- Instrumental psychological contracts
- Weak psychological contracts
- Loyal psychological contracts
- Unattached psychological contracts
- Investing psychological contracts
- Strong psychological contracts
Psychological Contract Example
To better understand what can be categorised as a psychological contract, an example is provided below:
Anne might expect annual raises. Her previous employer offers raises and her coworkers tell her that they’ve received annual raises in the past. She may feel that because she is going to
receive annual raises, she should work on weekends or in the evenings to increase productivity.
Why are Psychological Contracts Important?
Research shows that employees behave differently depending on whether the obligations they perceive and their expectations are met. When these obligations are met, employees have a “fulfilled psychological contract.” We can link these contracts to behaviours like higher job performance and lower intentions to leave the company. If these obligations aren’t met, however, employees perceive a “violated psychological contract”. This leads to feelings of anger or betrayal, as well as absenteeism (Sigma Assessments Systems, 2020).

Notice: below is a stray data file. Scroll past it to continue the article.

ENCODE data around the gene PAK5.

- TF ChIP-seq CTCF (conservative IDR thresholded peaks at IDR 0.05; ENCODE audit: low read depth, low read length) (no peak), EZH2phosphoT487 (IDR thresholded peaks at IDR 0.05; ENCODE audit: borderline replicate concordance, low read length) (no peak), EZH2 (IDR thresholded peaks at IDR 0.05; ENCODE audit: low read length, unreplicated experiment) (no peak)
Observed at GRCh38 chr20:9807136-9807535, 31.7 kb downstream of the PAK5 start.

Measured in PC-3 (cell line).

Anything that results in you giving or taking something, whether it be your time or energy or an actual asset, requires a mutual understanding. Imagine entering a job with no contract, you aren’t sure of what is expected of you and what you are to get in return. In such cases, the chances of you giving off your best are slim to none. Psychological Contracts are no different. They just aren’t on a piece of paper.
Kinh Do Corporation (2015), outlines the importance of positive psychological contracts in the organisation. The biggest one is that they improve the human capital in the organisation. Without people, where does a business go?
- Positive Psychological Contracts can raise productivity and improve the focus on performance and skills of the organisation’s workforce to gain the competitive advantages needed to drive the business forward.
- The Psychological Contract has been built and developed base on the communication between the parties. Good communication will make the parties understand each other as well as their expectations, obligations and promises.
One thing to note is to never breach the psychological contract created, whether you are an employee or employer. By doing so, the damaged relationship can result and organisational performance may suffer as well.
Any organisation needs to engage its people at work by letting them know what it expects and understand what people expect. Therefore, the employer and the employees can make agreements to know what they have to do for each other. This understanding can boost employees’ morale and increase the employer’s trust in the people who work there. At the end of the day, everyone benefits.
Thandeka Madziwanyika is a Consultant at Industrial Psychology Consultants (Pvt) Ltd, a management and human resources consulting firm.